Thread regarding Cardinal Health Inc. layoffs

Cardinal Health Laid Off 170 Employees Including Me in 2013

The success of a business completely depends on its employees. They are the people who organize a business to provide numerous services to consumers. Even so, when a business runs into a financial turmoil, it is at times inevitable that a few employees will face a layoff to save costs. It’s quite common and nowadays it can be quite tough to remember a single week where there was not any news of jobs being lost.

They have become somewhat a norm in the global economy. Not to mention, they lead to the creation of two different groups of victims: those spared and those axed. Therefore, this changes the corporate environment and the skills required to survive in it. My story is somewhat similar: I worked at a large organization called ‘Cardinal Health’ for three years.

It started off incredibly promising and there was some room to grow. I was also provided good benefits and a good amount of PTO as well. However, soon enough, the environment became incredibly challenging. Cardinal Health began planning layoffs and the stress levels of employees spiked. If I were to recall, during my last few months it became like a Survival of the Fittest Tournament.

If a person was unable to perform, he would also be included on the list of employees being laid off by the company. I was kicked out along with 170 employees on May 8th, 2013, to cut company’s costs. It didn't matter how I hard I worked. They just gave me a severance package based on my years of service to the company and said goodbye.

So, now I think to myself: what’s the purpose of working in a large organization, if all you get in the end is kicked out? Believe me when I say, it is incredibly difficult to cope with unemployment, especially if you have kids to look after. Even though it’s been two full years since the layoff, it still seems like something that I can’t forget.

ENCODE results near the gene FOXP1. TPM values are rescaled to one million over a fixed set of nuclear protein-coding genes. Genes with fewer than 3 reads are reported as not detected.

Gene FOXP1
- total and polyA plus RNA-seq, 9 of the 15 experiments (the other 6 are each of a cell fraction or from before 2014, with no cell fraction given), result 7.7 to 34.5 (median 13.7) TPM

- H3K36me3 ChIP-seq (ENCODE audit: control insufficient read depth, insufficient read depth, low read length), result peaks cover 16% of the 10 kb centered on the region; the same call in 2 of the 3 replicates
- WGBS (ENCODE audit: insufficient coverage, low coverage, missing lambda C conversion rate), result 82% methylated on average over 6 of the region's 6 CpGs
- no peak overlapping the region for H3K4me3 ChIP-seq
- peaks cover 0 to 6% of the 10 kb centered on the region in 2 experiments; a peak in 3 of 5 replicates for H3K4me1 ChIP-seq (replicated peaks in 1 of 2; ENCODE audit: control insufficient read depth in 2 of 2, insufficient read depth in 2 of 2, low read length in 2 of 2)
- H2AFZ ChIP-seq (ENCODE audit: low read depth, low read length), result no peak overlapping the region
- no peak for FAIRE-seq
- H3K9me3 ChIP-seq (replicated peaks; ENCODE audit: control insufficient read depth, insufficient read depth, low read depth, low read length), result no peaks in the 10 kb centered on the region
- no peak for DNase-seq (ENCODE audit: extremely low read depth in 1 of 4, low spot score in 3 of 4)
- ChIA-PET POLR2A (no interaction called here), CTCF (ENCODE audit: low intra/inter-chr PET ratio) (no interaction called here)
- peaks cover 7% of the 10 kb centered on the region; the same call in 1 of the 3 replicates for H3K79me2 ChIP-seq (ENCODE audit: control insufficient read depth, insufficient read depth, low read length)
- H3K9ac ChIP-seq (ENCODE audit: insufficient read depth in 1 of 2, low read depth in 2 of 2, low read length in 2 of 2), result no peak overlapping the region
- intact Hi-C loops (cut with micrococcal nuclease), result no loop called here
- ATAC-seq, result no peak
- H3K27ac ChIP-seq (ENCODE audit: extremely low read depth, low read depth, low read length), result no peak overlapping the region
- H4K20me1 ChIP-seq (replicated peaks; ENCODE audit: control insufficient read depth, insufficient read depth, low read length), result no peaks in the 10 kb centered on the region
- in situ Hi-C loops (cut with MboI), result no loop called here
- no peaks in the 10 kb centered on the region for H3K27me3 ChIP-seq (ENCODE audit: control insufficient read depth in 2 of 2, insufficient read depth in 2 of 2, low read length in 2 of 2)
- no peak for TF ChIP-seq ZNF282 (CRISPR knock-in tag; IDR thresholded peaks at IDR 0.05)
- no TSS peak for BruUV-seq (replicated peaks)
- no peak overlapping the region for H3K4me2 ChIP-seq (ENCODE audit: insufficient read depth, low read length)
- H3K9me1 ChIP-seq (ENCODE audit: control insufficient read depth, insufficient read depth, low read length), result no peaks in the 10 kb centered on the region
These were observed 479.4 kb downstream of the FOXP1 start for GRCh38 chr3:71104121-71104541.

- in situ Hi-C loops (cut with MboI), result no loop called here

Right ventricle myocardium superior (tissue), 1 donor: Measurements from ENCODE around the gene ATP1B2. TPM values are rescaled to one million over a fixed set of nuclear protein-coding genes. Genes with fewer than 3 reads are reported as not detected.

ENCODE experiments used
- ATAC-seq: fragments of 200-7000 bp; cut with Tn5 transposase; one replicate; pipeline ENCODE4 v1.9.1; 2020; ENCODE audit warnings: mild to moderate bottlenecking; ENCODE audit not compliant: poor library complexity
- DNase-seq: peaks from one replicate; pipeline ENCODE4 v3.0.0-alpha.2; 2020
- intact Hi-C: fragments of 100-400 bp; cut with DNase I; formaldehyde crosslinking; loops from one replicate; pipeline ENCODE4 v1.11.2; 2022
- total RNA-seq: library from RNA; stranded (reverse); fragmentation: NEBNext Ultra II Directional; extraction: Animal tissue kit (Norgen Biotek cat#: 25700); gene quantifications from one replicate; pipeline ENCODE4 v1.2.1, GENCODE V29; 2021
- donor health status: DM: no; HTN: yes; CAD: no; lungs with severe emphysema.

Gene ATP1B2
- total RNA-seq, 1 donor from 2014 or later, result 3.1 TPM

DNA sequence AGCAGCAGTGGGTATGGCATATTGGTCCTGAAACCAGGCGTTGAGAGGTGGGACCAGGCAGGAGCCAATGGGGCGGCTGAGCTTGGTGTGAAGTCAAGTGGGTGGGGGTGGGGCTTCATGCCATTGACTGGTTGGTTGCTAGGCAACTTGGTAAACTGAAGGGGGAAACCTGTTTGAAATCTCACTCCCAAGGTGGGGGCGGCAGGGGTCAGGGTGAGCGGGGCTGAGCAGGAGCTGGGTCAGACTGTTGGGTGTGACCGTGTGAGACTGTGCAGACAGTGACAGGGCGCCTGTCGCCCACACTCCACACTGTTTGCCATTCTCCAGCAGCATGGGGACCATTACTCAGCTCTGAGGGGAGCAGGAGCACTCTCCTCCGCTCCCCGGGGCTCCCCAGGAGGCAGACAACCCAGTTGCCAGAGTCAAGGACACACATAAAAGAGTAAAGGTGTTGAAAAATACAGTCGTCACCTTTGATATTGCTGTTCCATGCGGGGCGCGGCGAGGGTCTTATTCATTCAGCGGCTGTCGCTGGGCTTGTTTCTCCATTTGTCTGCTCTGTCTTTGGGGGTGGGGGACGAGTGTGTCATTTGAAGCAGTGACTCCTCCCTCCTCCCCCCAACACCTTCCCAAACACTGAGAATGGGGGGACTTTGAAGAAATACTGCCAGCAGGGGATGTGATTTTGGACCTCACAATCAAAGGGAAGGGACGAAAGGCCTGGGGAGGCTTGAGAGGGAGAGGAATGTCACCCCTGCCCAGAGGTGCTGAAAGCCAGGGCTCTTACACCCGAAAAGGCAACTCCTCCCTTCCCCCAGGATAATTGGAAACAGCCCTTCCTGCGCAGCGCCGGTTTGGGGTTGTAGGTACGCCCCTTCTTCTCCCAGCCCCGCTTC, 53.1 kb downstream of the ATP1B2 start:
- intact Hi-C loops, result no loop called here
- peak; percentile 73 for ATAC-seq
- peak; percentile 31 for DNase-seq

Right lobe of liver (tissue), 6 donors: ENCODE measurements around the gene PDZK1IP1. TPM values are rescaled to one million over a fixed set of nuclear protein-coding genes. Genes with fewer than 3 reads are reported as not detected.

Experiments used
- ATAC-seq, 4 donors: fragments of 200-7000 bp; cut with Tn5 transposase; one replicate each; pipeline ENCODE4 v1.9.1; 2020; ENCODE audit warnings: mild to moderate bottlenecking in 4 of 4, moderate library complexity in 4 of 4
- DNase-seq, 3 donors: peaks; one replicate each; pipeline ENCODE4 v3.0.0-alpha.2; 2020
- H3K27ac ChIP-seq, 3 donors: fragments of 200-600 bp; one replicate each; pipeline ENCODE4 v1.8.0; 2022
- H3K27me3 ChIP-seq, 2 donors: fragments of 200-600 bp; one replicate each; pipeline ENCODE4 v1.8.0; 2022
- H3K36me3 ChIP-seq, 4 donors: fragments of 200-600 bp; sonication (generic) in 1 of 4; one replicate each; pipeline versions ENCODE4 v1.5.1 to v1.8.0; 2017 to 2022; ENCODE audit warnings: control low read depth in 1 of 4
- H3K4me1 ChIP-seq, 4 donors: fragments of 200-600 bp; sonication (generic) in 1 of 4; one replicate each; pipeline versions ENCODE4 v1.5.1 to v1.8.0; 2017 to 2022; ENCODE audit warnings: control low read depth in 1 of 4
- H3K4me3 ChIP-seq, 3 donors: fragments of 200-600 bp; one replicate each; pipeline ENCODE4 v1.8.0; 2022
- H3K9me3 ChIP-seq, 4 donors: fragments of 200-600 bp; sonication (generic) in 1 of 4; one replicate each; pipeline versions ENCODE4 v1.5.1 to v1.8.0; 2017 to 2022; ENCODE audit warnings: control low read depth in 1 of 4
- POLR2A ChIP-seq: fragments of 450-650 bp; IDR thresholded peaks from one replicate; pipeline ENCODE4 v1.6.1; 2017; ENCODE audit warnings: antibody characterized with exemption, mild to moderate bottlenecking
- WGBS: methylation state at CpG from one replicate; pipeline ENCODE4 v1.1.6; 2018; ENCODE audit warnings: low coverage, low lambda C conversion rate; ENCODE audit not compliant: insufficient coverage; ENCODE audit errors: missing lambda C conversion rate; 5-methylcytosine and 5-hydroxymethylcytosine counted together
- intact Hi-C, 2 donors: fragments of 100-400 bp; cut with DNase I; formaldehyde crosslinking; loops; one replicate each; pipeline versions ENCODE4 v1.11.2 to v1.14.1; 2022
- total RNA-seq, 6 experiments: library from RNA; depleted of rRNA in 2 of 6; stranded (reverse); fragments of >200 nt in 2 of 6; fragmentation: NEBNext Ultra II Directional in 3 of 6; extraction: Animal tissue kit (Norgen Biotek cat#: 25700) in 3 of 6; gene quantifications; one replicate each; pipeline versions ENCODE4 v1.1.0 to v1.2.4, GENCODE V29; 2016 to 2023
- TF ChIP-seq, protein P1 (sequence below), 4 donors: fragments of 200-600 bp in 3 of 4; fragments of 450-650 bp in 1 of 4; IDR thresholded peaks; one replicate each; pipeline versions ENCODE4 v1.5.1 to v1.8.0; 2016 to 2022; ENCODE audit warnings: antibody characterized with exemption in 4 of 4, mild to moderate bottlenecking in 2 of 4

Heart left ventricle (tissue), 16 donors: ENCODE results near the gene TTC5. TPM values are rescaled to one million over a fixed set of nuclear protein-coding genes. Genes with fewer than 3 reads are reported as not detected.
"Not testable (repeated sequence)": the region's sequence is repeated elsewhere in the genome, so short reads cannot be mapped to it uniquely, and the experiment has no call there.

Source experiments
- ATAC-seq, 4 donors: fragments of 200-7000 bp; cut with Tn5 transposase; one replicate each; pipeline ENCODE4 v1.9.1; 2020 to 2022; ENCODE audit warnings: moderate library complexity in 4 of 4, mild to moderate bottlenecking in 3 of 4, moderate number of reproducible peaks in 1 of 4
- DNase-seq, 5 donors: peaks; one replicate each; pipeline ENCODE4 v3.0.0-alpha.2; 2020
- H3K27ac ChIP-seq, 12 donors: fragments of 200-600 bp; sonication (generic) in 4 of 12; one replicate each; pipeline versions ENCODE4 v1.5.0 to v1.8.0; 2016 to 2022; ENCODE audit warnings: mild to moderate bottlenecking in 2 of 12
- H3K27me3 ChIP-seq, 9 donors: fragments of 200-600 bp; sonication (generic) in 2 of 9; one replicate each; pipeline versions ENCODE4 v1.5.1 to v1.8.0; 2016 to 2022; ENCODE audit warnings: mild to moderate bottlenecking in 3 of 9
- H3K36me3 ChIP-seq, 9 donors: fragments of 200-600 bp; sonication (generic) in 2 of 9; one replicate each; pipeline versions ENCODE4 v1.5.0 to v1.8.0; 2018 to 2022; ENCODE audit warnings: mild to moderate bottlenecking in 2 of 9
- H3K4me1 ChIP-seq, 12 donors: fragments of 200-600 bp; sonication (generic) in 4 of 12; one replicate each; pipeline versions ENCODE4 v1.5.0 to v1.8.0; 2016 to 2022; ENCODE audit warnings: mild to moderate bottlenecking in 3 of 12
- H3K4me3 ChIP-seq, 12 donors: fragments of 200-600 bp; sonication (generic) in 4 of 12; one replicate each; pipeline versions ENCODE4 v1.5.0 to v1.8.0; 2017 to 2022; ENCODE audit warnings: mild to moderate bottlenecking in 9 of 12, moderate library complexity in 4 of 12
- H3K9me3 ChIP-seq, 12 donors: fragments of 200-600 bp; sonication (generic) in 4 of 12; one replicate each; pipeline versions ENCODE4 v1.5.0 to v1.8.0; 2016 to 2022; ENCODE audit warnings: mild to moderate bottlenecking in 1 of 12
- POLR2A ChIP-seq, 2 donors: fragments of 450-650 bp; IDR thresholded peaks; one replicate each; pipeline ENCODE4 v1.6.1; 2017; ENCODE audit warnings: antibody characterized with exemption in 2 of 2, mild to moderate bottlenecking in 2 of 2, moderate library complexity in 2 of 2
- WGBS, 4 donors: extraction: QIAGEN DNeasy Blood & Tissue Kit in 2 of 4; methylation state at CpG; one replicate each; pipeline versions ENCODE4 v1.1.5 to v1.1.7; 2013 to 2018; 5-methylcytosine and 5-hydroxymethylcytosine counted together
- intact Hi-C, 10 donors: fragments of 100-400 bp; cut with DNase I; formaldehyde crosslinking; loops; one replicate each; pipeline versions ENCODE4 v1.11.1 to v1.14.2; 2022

And I know there are many people out there, who might have experienced the same thing. So, my advice would be to always create a backup plan before joining a large organization with a layoff history. This way, you can avoid stressing out and being depressed about the layoff.

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Post ID: @OP+ANg3N8g

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As Cardinal started to deal with the reality of losing Walgreen's as a primary customer in 2013, they canned a lot of people in IT; I was there, and though I avoided that I ended up leaving anyway (partly due to fatigue after a long run there, but especially after finding out how weak the severance comp was). There's a 2015 thread here for Cardinal, suggesting that management is bloated and that they could clear out a lot of excess. Well, no. CAH cherishes its fat, overpaid org chart; anybody over a certain management level is generally immune to layoffs, they just get shuffled off to another department. This routine shuffling made working there a huge PITA as the new boss rarely understood the issues facing our department or the sacrifices made by its staff (hint: quality of life score = 0). No first-line employee is safe at Cardinal; they have viewed labor as a commodity since at least around 2007 if not earlier, whenever it was that founder Bob Walter left. Add to that the bizarre Whack-a-mole acquisitions over the years, and it adds up to one big mess. Best of luck to anyone still left at CAH, you may be posting here one day.

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Post ID: @2VbUD+ANg3N8g

Good luck to all of you who are still with Cardinal, I hope that no layoffs take place again

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Post ID: @bW2+ANg3N8g

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